a Dollar Goes
Springfield Artist's $20,000 search for "paint"
by Bob McEowen
|Dean Bracy wrote
his return address and a brief message on 20,000 dollar bills in an
effort to collect postcards for a photo mosaic. He says all the cards
and letters he's received show the "beauty of humanity."
a dollar go? Send me a postcard. ddB, Rte. 1, Box 282, Highlandville,
MO 65669. Have a great day!"
What would you
do if you saw this note written on the back of a dollar bill? Would you
respond, like the note asks, with a postcard to "ddB"?
So far, some
3,500 people have answered Dean Bracy's question about a dollar's travels.
They've not only sent postcards but letters, photographs, mementos, catalogs,
business cards, religious tracts and even a seed packet.
One person, an
attorney, offered to defend Bracy for defacing currency.
Many of the notes
recount travels, experiences and other personal details of the sender's
life. It's more than Bracy expected.
"It's the beauty
of humanity," he says. "All they know is that they found a dollar with
a note on it. Somehow that dollar touched them."
into the latest stack of mail and selects an envelope with a California
"Look at this
beautiful card. And they sent the dollar back! I guarantee what she wrote
is as pure and sincere as the day is long," Bracy says as he begins to
read the card: "You asked where a dollar goes and now you know. I am returning
your dollar to you. I hope you enjoy sending it again," the card reads.
"Now that is
beautiful," Bracy says. "That humbles me. It just shows how insignificant
my part is."
Bracy never intended
for people to send the money back. Instead, he wants the dollars
20,000 in all to travel far and wide and touch as many people as
artist first wrote a note on a small batch of dollar bills in the late
1980s. After people responded he began looking for a way to use the concept
in his art, which has included stained glass, iron sculpture and wood
in the past.
Two years ago,
while attending a photo mosaic exhibit in Seattle, his plan came together.
"I'm there 30 seconds and I
knew what to do," he says. "I was going to take postcards and paint with
to arrange postcards so that when viewed from a distance they would create
a larger image. He won't reveal what his final mosaic will look like but
says it will measure 16 feet by 20 feet.
He's going to
need a lot of postcards at least 4,000 he estimates.
with the Treasury Department to make sure writing in the margins of currency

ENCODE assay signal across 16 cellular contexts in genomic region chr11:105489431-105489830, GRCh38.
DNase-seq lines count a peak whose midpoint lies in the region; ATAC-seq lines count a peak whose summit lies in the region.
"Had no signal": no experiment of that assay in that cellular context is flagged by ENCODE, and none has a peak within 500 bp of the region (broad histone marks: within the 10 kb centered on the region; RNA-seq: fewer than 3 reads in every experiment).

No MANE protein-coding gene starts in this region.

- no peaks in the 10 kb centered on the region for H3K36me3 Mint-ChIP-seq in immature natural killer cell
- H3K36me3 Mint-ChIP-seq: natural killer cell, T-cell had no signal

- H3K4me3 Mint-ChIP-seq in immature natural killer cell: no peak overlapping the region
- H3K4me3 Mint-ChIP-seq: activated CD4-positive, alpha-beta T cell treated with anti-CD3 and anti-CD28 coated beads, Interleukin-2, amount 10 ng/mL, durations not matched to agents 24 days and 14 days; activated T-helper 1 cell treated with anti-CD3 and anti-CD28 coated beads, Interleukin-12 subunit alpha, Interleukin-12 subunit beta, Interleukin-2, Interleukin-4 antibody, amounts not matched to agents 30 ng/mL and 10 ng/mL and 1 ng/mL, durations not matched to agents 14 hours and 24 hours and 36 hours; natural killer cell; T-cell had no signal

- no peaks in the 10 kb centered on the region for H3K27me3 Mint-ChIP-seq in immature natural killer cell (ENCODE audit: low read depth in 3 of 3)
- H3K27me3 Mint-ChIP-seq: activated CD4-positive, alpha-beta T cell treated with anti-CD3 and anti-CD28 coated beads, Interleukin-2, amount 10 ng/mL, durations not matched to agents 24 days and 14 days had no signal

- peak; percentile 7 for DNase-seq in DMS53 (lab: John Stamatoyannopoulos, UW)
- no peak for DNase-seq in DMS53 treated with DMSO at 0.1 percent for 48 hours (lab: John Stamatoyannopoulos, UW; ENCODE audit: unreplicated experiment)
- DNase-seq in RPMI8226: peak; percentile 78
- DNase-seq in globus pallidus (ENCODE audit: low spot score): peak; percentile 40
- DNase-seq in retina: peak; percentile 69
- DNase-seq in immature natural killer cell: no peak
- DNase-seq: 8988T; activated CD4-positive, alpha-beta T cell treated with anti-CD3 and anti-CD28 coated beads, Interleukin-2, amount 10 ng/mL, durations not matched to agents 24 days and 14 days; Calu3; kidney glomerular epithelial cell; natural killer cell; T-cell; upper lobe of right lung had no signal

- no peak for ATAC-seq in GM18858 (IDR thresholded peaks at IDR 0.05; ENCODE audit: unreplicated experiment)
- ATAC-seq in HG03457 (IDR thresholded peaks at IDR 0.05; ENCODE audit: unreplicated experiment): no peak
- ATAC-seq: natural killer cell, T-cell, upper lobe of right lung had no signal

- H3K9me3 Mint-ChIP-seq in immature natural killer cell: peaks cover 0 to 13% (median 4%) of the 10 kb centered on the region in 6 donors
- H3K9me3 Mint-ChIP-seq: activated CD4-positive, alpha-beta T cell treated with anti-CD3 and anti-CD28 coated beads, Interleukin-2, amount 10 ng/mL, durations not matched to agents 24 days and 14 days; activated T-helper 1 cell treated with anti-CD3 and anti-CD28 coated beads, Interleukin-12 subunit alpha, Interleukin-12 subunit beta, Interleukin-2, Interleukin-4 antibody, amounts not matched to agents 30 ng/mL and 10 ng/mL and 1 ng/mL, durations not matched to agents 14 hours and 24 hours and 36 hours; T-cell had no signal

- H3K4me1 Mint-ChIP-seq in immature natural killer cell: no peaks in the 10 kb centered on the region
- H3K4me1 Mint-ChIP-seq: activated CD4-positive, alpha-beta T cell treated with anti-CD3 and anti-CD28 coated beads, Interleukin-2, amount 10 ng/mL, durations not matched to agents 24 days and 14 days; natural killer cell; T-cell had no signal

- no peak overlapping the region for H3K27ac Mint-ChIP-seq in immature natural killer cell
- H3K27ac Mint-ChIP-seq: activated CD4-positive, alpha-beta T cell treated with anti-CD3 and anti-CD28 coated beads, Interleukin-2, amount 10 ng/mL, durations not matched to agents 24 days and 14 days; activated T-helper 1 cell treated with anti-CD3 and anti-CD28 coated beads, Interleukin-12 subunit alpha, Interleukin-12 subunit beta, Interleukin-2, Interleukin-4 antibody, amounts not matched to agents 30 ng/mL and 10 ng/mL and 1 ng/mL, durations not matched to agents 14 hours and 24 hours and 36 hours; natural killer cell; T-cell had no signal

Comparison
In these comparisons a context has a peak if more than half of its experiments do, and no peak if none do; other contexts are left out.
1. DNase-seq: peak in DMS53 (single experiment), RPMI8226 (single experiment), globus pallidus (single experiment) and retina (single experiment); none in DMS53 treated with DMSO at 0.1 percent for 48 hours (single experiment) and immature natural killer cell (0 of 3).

is not illegal (it isn't) he persuaded a friend to loan him $10,000. In
the fall of 1999 Bracy, who was then living in Arizona, ordered 10 bundles
of uncirculated bills and began writing. His message included a Post Office
box in Highlandville, Mo., where he has family.
|Dean Bracy wrote
his message in the margins of dollar bills he deposited in a Springfield
Two and a half
months later he finished. He boarded an airplane with a box of money under
his arm and moved back home to Springfield.
"I went down
to Empire Bank and opened an account with 10,000 dollar bills. As soon
as that posted I wrote a check for $10,000 and sent it to my friend,"
"I can not express
enough the shock of this lady I opened the account with. I'm not sure
she was too pleased."
Now all Bracy
had to do was wait for the postcards to arrive. He waited longer than
expected while the money sat in a Treasury Department warehouse for six
"I figured something
had gone wrong. I just wrote it off," Bracy says. "I said to myself, 'Well,
On May 11, 2000,
he went to the Post Office and found 32 replies. The next day brought
19 more. The following day 37. The cards and letters have not stopped
entered the "rivers of commerce" at San Francisco and Denver but the money
has traveled far from those cities. He has received mail from every state
but Delaware. He also has postmarks from Europe, Asia, Australia, Africa
and the Middle East.
The Treasury says
the life span of a dollar bill is about 18 months. To keep postcards coming
Bracy prepared and deposited another $10,000. That money, which appeared
first in Atlanta and St. Louis, is reaping results now.
It's a process
that Bracy says he does not fully understand. "Why would people take the
time and effort?" he asks. He does have a theory, though.
"I wrote 'Have
a great day!' 20,000 times and I meant it. I was very sincere about that
and I just think somehow that came through when people read the message."
All the heart-felt
cards and letters which fill 21 thick binders divided into categories
mean more than the material Bracy needs to create art.
"My initial motivation
was to get paint. Well, the written text itself is far more beautiful
than any picture I could ever do," he says. "My hope as an artist is that
I can keep up with the caliber of the written text."
Bracy thinks he'll
have enough postcards to begin the mosaic in about a year. Then he plans
to create a traveling exhibit of both his art and the cards and letters.
He says he hopes the project will earn a spot in the Smithsonian Institution.
"I've got something
the world needs to see," he says. "If you take the time to sit down and
read through these you see the beauty. It's blatant."